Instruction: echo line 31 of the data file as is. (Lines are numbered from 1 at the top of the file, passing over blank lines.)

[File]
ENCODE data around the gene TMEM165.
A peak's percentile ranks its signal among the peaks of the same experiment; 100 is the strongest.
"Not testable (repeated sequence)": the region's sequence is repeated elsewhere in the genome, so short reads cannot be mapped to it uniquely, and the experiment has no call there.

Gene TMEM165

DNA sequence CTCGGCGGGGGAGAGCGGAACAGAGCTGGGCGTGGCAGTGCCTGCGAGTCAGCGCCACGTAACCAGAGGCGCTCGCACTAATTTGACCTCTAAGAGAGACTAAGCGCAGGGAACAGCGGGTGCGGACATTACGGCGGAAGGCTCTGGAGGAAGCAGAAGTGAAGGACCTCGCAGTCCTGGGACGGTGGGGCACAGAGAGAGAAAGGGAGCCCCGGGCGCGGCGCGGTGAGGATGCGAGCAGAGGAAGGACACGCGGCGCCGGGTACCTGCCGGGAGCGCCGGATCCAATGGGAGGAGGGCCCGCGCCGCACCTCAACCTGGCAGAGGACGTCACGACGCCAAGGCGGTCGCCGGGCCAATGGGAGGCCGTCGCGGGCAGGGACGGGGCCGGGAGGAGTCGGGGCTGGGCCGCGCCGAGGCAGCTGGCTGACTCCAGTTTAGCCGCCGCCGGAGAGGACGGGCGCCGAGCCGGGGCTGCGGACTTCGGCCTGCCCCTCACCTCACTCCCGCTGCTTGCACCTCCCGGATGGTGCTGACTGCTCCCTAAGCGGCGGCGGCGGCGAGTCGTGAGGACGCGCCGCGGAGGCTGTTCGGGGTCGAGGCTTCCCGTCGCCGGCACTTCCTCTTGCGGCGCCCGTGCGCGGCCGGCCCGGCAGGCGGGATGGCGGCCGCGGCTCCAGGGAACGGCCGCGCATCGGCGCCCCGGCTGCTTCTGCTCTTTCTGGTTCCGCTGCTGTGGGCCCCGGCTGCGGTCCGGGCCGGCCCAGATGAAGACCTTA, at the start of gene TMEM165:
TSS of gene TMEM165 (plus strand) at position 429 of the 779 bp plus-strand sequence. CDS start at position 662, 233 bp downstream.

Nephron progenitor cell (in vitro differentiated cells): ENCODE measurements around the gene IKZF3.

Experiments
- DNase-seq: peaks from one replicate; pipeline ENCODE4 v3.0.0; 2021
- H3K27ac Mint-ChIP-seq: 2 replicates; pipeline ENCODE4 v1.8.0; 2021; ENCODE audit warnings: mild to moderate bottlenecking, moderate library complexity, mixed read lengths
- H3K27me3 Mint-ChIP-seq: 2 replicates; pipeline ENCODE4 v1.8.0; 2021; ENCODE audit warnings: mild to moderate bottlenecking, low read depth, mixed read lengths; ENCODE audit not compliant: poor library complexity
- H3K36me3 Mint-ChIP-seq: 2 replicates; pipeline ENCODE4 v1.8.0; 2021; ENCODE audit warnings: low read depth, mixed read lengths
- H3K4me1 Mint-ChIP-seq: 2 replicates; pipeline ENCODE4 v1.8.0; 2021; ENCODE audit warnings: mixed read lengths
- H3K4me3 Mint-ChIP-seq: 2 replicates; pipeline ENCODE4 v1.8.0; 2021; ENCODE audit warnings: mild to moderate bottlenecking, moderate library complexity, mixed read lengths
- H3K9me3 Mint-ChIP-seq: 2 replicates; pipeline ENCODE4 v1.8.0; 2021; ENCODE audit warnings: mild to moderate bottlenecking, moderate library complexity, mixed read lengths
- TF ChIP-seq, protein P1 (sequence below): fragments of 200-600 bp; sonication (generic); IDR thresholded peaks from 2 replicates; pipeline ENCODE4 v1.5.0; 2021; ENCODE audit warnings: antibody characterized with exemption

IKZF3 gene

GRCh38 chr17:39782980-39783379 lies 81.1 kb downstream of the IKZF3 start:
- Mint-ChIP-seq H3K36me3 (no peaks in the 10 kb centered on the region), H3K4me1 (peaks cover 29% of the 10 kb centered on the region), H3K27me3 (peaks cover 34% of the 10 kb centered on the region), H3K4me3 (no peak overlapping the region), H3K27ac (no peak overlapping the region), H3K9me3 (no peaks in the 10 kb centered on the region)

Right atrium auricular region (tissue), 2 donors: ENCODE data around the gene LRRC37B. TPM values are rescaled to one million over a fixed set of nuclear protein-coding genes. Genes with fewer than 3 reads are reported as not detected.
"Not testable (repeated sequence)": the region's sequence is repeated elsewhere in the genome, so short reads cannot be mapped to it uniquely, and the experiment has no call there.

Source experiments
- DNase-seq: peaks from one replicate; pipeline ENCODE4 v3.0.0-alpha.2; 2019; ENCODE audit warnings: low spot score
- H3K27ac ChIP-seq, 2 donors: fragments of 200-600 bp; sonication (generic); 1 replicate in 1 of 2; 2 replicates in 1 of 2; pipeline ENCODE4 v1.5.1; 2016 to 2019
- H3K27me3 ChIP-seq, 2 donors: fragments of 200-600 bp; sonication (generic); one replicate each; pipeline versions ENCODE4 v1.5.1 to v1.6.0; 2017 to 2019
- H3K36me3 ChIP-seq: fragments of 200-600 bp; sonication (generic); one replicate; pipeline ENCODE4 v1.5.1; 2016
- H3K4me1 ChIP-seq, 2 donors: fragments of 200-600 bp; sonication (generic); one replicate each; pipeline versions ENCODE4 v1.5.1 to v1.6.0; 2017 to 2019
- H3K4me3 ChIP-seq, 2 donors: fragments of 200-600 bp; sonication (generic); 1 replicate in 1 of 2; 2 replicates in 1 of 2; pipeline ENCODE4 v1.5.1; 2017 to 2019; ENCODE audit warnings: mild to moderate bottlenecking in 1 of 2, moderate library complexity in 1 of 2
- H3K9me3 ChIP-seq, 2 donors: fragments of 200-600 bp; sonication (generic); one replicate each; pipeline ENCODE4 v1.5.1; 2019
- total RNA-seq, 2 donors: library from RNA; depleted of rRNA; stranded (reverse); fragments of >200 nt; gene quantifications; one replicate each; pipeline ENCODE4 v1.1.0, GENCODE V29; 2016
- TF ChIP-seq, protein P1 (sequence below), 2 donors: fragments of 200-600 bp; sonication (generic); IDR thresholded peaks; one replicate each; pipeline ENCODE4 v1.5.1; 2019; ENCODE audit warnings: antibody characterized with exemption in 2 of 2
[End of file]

- TF ChIP-seq, protein P1 (sequence below), 2 donors: fragments of 200-600 bp; sonication (generic); IDR thresholded peaks; one replicate each; pipeline ENCODE4 v1.5.1; 2019; ENCODE audit warnings: antibody characterized with exemption in 2 of 2